Aug
18

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Whole Wheat Wonton Wrappers – simpler than you think

Stack of homemade whole wheat wonton wrappers

Stack of homemade whole wheat wonton wrappers

Often things that appear intimidating the the uninitiated are a breeze to pull off for those that know a few tricks.  It’s that way with  so many things including many in the kitchen.  Wonton wrappers are one of these.

I think most folks who’ve eaten spring rolls, pot stickers, egg rolls or wonton soup would dismiss the idea that they could produce so thin a dough at home.

Yet, it actually extremely easy to get great results – and do so quickly – using whole wheat flour to boot!

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Rolling out wonton wrappers – it’s easy to get them thin if you are patient.

There are a couple of tricks to making the process easy.  The first, as is the case with our whole wheat bread we want to add a bit of acid – in this case white vinegar – to make the gluten stretchier.  Whole extraction flours have a lower ratio of gluten to the rest of the flour since we’ve got all of the germ and bran mixed in.

Now like the song lyrics you “can’t rush love” or was that “can’t buy love” you actually might be able to do both but you can’t rush making wonton wrappers.  A good rest is required after the first kneed to allow the gluten to strengthen – I generally prefer to make the dough, bag it in a ziplock, place it in the fridge and come back to roll it out the next day.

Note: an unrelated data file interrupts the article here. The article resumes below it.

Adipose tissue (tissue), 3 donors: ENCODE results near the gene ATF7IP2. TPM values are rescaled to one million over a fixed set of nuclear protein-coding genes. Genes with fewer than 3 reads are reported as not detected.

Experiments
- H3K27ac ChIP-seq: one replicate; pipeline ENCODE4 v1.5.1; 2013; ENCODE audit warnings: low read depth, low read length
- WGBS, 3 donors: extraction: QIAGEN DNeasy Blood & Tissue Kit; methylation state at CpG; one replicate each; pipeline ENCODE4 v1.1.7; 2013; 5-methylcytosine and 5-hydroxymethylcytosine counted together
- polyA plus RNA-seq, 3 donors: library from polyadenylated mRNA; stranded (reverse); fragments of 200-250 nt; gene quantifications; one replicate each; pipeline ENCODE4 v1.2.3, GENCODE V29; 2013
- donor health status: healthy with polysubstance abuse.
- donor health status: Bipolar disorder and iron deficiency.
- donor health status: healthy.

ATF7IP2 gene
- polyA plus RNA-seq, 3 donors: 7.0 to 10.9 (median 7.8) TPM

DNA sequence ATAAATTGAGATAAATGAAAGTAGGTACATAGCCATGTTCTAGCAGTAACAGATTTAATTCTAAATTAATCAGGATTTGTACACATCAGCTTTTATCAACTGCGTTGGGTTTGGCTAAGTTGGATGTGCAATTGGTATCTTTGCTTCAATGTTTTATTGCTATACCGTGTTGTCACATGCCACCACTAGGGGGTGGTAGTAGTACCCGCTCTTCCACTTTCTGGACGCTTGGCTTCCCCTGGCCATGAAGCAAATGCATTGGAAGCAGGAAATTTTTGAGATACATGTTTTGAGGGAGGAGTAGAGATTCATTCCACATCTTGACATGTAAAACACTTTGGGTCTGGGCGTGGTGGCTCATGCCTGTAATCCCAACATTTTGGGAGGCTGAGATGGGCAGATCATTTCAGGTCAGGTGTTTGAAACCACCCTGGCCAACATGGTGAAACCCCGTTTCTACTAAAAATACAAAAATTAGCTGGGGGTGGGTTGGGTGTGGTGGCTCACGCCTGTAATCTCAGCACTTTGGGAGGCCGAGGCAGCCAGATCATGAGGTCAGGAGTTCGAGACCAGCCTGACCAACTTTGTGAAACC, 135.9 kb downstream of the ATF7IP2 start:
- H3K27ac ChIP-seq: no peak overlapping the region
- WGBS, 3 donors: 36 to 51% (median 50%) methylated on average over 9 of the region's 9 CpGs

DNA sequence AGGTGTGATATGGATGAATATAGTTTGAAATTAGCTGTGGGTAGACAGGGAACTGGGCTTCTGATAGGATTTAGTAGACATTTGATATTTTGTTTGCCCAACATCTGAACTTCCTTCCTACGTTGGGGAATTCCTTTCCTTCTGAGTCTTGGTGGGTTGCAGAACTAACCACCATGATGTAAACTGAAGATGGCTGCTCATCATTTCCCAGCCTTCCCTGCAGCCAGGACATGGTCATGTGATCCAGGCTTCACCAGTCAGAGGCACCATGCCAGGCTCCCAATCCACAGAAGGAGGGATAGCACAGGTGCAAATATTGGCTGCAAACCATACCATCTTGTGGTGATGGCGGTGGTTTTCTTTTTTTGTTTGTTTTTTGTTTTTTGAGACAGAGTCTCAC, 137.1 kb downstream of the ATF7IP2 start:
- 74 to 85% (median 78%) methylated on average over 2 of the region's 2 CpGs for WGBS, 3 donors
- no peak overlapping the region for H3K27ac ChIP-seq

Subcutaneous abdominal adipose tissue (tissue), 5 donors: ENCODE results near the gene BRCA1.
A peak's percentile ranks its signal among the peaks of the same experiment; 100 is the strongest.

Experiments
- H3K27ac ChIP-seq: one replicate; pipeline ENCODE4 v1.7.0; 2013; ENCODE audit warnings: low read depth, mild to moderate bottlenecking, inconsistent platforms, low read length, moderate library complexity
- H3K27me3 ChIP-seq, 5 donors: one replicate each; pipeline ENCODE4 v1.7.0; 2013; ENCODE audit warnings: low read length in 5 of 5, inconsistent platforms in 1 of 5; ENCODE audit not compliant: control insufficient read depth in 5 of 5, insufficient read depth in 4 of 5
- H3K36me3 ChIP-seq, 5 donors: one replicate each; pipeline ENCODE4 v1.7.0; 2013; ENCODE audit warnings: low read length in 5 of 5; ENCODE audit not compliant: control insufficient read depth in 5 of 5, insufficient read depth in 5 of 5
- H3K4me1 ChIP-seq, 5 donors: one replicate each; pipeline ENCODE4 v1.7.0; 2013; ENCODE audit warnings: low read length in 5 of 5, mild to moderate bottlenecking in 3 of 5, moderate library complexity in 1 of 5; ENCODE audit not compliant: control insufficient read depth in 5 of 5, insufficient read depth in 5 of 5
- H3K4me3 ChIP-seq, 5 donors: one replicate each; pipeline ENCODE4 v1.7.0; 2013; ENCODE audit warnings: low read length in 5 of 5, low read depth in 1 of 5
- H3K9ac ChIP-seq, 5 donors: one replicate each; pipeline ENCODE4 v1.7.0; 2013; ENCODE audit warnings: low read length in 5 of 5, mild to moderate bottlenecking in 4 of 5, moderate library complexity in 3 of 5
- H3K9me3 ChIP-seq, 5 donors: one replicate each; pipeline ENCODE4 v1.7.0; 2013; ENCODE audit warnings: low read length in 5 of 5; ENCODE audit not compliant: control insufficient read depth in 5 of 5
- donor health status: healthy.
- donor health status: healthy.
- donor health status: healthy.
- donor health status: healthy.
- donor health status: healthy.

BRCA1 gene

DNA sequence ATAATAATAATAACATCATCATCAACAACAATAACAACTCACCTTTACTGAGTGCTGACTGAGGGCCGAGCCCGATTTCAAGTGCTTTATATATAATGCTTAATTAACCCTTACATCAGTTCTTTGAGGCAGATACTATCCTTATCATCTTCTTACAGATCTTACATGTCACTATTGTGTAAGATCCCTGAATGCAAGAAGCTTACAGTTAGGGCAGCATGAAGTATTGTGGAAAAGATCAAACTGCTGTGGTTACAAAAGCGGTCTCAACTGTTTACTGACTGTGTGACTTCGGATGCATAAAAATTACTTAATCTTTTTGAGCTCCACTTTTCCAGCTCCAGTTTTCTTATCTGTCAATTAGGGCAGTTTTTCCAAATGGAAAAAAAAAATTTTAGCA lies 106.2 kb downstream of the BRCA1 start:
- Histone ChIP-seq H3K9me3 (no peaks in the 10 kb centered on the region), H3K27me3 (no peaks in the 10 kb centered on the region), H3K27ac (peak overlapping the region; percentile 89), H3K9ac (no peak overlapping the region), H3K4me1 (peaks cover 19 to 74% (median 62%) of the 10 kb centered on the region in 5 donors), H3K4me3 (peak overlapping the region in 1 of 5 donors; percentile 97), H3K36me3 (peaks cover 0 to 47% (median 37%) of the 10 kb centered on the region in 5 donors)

Now you can do all the rolling out with only a stout rolling pin, but if you have a pasta machine – and you should – this will really speed up the process.

The final secret is corn starch and the liberal application of it when rolling out the dough.  Forget flour, corn starch is it.

Now this recipe forms quite a few wrappers;about three dozen give or take,  but the great news is that the wrappers refrigerate and freeze well, so you can make a big batch and freeze what you don’t need right away for another meal – and there will be many more meals featuring these as soon as folks try them.   If you want to keep folks thinking you’re some kind of genius for mastering these I promise I won’t whisper to them how easy it really was,  then again, maybe just being willing to try something new and seemingly daugnting qualifies you as a minor genius….

Click on the post title for the full recipe.


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Easy Whole Wheat English Muffins

English muffins rising in homemade rings

English muffins rising in homemade rings

I always find it cool how changing even a single variable can significantly change the outcome.  That is as true in baking as it is in many other domains.

English muffins are a great example of this.  They are just regular bread dough that is cooked on the griddle rather than baked in the oven… simple enough right – but would you have guessed how easy their preparation was before now?

Certainly they are sold in stores at a premium – but you can turn them out easily at home.

Whole wheat English Muffins in the frypan

Whole wheat English Muffins in the frypan

English muffin rings are certainly not necessary, and personally I would never have purchased them.  Rather I have two dozen that I made up from salvaged stainless steel sheets.  They are nice in that they give uniform muffins, but the real reason I enjoy using them is that I get a kick out of having fabricated them myself from scrap.

 

Click on the title post for the instructions.

 

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Whole Wheat Apple Braid